How better to celebrate the start of the Chinese Year of the Fire Pig than by visiting the new ‘Welcome to China’ exhibition at the Museum of East Asian Art in Bath? Housed in a handsome Georgian house close to the Royal Circus and near the Museum of Costume, this wonderful private collection of Oriental artefacts feels slightly incongruous until one considers how important tea and porcelain were to Jane Austen’s England. All things Oriental were the very height of fashion.
Because of China’s relative isolation throughout much of the 20th century, it is easy to forget how influential this powerful trading nation used to be. Now that shops are again full of goods from China, and also with Bejing about to host the 2008 Olympics, this concise, intelligent introduction to Chinese history and culture seems especially timely.
The exhibition occupies an elegant ground-floor room with cabinets displaying well-chosen objects, and incisive explanations covering such aspects as clothing (tiny slippers for bound feet sit beside a distinctive cap from the Mao era), living, travelling, eating and learning. If you think of China merely as the Great Wall or willow-pattern china landscapes (typical of the region south of the Yangtze River), pictures of other parts of this great continent of about 3.7 million square miles, spanning from Siberia to the Equator, demonstrate how varied the terrain actually is.
Important cultural differences are skilfully highlighted. For instance, in the West, copying works of art is regarded as faking, but in the East, artists pay tribute to their forebears by assiduously copying. This often makes Oriental artefacts hard to date to within even several centuries, a fact strongly borne out in the superb permanent collections upstairs.
The museum was founded in 1993 by Brian McElney, a lawyer who spent his working life in Hong Kong and devoted his spare time and money to collecting outstanding examples of all manner of objects, which he then housed and generously donated to a trust. Personally, if I owned the exquisite jade greyhound on the first floor, I would keep it permanently in my pocket. I have rarely seen a more beautiful collection of items so imaginatively displayed and interpreted. Nor, indeed, have I yearned more desperately to reach into the cabinets and touch them.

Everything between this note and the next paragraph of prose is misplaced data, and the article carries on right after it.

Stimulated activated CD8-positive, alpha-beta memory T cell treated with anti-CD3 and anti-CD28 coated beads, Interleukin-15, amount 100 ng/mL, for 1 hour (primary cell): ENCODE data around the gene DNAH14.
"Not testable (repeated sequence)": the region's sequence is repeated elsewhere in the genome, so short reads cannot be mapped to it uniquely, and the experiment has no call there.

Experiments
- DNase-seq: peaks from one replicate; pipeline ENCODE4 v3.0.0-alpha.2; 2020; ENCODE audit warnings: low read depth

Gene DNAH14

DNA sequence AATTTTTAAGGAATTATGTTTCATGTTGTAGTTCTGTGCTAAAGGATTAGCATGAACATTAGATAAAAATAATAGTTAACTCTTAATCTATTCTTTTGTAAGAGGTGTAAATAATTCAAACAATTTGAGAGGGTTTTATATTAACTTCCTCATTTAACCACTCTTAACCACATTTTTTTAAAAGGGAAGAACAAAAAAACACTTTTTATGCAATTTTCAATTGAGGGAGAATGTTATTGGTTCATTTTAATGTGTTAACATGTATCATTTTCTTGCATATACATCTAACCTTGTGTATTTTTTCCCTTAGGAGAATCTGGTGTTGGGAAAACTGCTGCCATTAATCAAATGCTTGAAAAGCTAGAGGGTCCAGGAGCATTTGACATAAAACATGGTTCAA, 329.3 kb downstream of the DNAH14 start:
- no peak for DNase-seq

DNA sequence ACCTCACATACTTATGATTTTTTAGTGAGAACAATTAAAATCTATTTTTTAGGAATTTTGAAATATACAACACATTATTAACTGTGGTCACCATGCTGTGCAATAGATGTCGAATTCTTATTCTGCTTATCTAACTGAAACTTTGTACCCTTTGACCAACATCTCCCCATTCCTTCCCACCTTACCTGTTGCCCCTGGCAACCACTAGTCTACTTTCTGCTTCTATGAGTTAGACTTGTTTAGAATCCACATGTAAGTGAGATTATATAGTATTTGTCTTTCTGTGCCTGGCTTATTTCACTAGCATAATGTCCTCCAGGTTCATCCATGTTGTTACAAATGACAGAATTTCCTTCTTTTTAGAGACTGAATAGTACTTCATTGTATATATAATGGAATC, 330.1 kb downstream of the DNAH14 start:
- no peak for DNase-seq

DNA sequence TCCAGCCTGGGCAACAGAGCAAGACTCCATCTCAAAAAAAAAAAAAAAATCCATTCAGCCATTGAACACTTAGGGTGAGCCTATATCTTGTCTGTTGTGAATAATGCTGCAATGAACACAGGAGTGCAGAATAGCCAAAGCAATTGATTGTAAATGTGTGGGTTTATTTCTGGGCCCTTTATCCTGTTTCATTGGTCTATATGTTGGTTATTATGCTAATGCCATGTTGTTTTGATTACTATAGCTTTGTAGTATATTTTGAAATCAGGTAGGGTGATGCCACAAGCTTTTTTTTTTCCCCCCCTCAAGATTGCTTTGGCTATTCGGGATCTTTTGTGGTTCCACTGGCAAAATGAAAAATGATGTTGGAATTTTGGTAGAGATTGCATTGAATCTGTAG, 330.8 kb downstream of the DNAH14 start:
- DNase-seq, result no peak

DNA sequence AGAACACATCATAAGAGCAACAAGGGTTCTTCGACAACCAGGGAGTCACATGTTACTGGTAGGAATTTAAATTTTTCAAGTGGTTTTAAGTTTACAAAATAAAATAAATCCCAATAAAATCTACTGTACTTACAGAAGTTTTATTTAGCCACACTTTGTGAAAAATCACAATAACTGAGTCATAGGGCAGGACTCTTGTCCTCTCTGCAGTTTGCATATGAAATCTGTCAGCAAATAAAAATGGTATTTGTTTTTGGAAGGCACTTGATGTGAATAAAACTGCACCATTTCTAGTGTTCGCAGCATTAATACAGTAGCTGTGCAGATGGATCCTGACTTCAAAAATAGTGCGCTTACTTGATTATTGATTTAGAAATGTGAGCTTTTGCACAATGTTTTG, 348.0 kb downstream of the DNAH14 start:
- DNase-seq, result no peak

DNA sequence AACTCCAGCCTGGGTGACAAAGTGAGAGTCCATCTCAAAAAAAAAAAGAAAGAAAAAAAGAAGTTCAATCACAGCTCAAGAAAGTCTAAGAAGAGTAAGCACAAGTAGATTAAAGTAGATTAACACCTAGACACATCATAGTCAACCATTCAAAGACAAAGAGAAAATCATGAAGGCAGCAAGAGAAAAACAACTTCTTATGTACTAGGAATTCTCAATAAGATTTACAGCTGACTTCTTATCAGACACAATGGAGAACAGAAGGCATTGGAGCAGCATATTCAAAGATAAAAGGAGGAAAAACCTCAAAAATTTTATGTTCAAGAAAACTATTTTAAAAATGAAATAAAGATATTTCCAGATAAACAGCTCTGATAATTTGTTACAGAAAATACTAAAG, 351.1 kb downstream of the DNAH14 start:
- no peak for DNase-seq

The jade and metalware galleries on the first floor are superb – I had no idea that jade is ever anything other than green but it is the ceramics on the second floor that startle. Yes, there is plenty of classic blue-and-white porcelain, but the extraordinarily modern-looking monochrome ceramics from the 17th century, whose colours and shapes have profound symbolism, are a revelation.
The museum also houses a fascinating reconstruction of a Chinese scholar’s ‘studio’, but one of the most memorable objects is the 18th-century scholar’s ‘cheat sheet’, the silk inner lining of a scholar’s robe on which excerpts from Chinese texts that candidates for the Imperial civil service were meant to know by heart have been densely written.
When the English civil service was re-organised in the 19th century, the idea of entrance exams was copied from the Chinese. To this day, senior-ranking civil servants are sometimes called mandarins. One wonders how many of them ever resorted to such tactics.
There are plenty of educational activities for children, but it was a joy to find also, unusually, a range of inspiring things for adults. In the ceramics room, for instance, paper plates and crayons are supplied to draw one’s own willow-pattern story. As I left the museum, a crowd of Mahjong enthusiasts were arriving for their weekly afternoon session.
Chinese visitors to the museum are often amused to find the game being played for fun rather than money.
‘Welcome to China’ is at the Museum of East Asian Art, 12, Bennett Street, Bath, until April 15 01225 464640; www.meaa.org.uk